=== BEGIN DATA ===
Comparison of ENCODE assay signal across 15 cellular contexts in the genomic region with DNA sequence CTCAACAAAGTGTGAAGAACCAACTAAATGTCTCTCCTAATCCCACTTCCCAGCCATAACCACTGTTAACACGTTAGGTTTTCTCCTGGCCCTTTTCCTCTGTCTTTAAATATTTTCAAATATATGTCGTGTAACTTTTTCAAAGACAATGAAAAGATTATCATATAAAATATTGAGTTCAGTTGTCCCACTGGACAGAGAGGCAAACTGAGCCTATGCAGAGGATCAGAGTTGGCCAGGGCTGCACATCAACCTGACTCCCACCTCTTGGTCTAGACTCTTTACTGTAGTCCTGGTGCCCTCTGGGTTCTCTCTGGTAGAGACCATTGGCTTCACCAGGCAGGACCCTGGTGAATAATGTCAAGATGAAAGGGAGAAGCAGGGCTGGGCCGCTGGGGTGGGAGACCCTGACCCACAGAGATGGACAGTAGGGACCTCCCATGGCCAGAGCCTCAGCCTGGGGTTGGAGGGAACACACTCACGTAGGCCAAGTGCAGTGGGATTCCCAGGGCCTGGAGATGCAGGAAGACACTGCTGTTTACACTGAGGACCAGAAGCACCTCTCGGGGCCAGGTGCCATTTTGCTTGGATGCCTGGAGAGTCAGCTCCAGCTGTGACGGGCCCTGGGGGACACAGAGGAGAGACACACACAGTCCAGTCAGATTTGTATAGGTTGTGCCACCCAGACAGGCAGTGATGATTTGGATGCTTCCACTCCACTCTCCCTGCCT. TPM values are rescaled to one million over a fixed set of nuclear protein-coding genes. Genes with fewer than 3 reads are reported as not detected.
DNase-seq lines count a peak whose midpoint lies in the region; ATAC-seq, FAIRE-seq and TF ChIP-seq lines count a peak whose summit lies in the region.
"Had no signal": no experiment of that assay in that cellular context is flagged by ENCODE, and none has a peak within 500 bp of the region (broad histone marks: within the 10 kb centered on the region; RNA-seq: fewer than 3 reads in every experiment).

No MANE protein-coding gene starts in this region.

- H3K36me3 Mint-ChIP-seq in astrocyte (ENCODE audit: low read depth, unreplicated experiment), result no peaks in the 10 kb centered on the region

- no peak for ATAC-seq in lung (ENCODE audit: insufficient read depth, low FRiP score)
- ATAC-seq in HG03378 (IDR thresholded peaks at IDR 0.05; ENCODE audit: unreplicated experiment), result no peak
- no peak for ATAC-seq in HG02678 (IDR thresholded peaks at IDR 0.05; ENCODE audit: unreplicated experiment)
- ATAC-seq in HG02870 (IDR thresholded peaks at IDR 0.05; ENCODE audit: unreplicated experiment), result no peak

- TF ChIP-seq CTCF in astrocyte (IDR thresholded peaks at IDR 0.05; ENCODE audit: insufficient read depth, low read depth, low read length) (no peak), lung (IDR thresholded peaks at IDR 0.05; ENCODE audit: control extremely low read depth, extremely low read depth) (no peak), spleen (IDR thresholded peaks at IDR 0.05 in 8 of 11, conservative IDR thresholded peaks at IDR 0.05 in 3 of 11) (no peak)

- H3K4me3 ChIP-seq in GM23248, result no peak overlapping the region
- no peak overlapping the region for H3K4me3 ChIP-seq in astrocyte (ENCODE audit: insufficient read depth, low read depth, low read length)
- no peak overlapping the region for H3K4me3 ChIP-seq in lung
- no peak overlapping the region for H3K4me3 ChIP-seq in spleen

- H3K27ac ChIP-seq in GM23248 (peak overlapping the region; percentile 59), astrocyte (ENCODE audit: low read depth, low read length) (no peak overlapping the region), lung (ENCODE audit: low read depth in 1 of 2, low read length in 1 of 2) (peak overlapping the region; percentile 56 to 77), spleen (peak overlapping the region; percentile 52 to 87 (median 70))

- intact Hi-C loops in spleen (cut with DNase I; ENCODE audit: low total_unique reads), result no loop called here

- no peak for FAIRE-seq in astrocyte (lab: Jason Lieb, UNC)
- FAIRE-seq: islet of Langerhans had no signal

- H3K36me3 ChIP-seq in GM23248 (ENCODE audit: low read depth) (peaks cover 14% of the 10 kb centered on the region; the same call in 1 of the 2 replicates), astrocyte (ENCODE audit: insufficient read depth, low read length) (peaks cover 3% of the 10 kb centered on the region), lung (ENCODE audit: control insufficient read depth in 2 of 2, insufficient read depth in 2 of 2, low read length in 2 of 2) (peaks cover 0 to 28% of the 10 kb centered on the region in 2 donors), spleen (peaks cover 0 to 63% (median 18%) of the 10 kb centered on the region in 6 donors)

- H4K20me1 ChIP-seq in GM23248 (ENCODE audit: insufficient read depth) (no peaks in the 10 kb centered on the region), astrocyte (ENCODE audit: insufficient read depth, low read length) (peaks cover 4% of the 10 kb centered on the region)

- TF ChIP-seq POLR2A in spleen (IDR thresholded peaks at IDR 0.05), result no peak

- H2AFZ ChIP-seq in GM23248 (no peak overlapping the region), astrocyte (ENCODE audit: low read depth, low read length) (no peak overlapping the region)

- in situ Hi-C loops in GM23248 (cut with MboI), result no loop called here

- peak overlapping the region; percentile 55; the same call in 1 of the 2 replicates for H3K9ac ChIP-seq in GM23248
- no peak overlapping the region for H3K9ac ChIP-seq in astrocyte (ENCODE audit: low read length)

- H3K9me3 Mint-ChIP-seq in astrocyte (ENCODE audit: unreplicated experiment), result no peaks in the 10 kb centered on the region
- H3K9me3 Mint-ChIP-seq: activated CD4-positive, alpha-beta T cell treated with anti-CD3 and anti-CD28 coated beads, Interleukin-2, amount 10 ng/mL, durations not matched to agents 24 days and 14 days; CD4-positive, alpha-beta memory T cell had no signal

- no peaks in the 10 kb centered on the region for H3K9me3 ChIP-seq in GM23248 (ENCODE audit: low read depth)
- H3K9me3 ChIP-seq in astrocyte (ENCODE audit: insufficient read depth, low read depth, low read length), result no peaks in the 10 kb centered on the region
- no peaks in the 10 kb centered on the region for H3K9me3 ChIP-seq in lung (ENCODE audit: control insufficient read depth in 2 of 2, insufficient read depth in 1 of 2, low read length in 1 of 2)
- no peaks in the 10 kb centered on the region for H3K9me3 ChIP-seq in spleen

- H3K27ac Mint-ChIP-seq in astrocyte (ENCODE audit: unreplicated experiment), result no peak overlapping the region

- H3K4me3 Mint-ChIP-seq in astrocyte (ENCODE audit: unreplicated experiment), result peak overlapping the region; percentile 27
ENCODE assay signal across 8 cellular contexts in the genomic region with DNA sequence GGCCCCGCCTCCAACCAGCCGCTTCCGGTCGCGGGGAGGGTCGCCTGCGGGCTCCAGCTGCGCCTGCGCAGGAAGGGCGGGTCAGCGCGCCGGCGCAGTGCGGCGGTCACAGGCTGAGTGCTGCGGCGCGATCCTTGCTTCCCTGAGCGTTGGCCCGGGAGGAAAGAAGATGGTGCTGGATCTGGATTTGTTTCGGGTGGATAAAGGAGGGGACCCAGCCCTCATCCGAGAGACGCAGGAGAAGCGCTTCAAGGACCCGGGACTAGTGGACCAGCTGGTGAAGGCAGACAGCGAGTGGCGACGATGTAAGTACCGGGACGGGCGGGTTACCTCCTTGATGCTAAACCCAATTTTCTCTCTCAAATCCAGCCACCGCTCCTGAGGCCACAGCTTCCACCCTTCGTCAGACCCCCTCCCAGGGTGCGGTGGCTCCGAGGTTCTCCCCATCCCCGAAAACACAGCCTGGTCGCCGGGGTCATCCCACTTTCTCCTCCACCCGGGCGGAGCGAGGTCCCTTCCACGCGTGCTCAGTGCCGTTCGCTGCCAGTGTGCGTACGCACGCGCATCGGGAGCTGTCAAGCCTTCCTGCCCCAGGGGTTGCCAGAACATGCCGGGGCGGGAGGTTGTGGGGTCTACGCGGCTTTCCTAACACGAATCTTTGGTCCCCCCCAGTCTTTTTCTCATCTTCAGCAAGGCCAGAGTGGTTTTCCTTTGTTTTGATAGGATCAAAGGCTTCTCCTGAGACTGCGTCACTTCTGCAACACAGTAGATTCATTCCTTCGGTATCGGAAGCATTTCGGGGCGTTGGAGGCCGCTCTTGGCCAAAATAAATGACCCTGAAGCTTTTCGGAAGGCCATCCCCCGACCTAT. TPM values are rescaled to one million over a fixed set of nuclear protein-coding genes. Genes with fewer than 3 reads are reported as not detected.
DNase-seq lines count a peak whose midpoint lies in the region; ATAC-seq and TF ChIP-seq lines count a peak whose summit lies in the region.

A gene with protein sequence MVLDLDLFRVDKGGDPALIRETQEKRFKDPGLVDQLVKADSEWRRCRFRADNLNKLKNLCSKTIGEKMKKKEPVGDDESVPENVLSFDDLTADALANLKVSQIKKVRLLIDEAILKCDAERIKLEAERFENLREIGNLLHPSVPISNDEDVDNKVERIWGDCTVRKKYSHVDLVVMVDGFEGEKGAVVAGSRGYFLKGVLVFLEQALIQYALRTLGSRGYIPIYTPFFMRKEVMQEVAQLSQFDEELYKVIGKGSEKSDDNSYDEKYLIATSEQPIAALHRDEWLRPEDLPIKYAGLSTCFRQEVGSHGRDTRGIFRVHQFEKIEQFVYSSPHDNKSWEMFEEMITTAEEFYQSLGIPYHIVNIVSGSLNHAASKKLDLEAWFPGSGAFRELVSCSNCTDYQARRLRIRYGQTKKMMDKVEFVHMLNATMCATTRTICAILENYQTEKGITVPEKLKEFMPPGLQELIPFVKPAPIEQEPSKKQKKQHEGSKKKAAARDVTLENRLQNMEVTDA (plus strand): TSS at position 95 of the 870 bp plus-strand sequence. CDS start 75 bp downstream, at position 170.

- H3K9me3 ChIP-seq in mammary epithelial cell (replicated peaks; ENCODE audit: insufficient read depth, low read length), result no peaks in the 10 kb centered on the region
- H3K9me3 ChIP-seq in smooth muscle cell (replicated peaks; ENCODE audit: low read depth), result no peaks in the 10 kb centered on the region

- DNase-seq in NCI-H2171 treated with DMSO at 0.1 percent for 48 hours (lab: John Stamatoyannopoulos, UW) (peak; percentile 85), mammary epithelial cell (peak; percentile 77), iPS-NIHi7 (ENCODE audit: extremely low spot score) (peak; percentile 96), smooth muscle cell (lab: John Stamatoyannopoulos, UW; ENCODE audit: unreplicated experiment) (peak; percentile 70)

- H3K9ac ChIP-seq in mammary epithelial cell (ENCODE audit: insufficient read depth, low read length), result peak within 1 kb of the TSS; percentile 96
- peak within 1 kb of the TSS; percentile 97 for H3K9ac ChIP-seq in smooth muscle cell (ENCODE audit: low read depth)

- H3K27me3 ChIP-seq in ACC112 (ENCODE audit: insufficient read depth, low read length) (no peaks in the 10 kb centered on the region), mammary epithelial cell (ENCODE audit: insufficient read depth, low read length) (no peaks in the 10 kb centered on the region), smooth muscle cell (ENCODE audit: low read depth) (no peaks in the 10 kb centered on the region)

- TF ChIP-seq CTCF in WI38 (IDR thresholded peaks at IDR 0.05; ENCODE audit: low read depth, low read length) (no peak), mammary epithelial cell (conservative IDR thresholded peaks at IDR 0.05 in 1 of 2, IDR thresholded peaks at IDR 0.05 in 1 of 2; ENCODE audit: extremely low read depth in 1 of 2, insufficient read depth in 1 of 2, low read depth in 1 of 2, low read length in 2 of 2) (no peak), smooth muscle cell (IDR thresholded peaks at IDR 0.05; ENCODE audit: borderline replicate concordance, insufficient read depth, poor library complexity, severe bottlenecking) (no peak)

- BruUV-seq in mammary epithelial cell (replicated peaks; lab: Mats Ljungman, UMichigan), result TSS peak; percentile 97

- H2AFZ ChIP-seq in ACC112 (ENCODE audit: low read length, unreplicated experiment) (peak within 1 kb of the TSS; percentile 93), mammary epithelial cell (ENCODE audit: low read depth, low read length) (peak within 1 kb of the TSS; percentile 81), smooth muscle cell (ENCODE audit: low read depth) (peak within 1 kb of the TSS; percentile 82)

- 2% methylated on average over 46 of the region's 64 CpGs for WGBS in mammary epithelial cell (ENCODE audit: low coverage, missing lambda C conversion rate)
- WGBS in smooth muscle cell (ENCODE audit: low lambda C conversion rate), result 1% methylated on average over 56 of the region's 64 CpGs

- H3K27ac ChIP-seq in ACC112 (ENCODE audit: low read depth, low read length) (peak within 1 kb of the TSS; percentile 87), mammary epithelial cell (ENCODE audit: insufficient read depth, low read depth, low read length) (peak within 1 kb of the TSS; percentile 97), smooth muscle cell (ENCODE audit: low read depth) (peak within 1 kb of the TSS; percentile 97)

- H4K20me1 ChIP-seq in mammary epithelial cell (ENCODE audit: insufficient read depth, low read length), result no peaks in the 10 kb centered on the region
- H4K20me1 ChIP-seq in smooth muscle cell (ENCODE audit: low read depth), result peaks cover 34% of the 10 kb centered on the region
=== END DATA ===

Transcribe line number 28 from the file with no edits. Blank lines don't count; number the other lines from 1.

- no peaks in the 10 kb centered on the region for H3K9me3 ChIP-seq in GM23248 (ENCODE audit: low read depth)